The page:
As far back as I can remember, when I was a little kid, I was growing up in Upstate New York, Rochester, New York. I’m no stranger to the cold weather. As far back as I can remember, I always wanted to be an attorney. It probably had something to do with the fact that back then I was close with my uncle and he was one of the first personal injury attorneys to ever advertise on TV. If you ask me back then what type of lawyer I probably would become, I probably would have told you back then that I would have been a personal injury attorney. My whole life, I was involved in business. I used to take my $10 of allowance, go to 7-Eleven buy a brown bag of candy, sell it and come home with double or triple the money. My mom wanted to know what was going on at school. I like watches. I would buy expensive watches. I would wear and enjoy them and I’d sell them and make a few thousand dollars profit. I went to college and during college, I went to Syracuse University. I was the first student ever to my knowledge to major solely in entrepreneurialism.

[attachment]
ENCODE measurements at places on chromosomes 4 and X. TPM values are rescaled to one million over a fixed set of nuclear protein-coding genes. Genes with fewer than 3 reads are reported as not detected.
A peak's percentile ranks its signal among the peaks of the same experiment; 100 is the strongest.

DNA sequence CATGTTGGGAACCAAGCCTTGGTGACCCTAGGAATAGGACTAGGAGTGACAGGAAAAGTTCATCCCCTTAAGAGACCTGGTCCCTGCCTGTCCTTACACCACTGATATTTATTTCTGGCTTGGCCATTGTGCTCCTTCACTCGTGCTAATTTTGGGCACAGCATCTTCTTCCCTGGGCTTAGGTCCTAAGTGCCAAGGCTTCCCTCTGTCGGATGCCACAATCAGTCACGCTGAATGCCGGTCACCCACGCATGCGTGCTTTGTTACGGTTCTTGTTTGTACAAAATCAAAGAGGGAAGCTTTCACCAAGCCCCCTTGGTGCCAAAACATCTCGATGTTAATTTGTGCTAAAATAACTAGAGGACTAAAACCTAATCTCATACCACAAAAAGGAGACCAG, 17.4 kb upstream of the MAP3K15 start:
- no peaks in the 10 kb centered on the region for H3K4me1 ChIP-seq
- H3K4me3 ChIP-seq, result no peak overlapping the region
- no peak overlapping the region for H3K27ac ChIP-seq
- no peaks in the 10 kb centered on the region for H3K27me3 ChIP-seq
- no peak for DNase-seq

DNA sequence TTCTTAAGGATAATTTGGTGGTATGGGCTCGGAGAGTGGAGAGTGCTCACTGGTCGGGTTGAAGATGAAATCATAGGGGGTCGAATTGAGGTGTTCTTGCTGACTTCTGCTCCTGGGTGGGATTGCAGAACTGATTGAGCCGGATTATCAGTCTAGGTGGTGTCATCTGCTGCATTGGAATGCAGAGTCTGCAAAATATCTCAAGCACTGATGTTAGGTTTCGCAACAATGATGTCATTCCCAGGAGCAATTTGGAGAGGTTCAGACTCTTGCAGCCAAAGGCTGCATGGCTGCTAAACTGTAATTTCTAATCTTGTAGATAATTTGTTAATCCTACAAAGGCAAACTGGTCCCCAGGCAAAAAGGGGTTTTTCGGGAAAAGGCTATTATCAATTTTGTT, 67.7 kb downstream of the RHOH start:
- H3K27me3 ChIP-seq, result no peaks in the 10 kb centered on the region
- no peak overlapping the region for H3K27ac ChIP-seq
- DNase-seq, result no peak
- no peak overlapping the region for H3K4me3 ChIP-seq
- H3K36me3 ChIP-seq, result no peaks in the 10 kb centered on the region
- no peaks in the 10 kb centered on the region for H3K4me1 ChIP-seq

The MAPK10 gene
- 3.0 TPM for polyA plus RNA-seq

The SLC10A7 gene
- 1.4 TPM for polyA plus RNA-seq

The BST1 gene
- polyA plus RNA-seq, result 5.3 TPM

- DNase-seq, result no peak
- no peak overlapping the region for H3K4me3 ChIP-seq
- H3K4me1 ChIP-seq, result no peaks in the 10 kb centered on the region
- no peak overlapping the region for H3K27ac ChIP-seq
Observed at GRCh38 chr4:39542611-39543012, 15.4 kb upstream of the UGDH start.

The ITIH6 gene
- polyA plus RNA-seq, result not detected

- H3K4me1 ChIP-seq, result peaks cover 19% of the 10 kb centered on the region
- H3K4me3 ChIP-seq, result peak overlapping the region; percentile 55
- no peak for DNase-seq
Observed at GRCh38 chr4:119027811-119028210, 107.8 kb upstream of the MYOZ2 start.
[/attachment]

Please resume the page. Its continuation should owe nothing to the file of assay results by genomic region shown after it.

I’ll never forget when I went there to tell them what my major was. They asked me, “Are you going to have a minor in marketing or accounting?” I looked them in the face and said, “No. I’m going to be an entrepreneur,” and there’s no backup. While I was in college at Syracuse University, I had lots of different businesses. I had an inflatable 5,000 or 6,000 square foot laser tag arena. We used to take it to all the fares and travel all over, letting people use it at all the different locations and private events. I used to throw club parties. I’d have luxury buses pick up all the kids at their dorms. We had all the basketball players, passing out the flyers. We pick all the kids up. We take them to the club and we would get the door and the club would get the bars. I always loved business. When I got done at school, I ended up going down to Florida, where I went to Law school. In law school, I focused on business law, tax law, and estate planning. That’s where I was comfortable. That’s what I loved. I loved the law and I loved the business.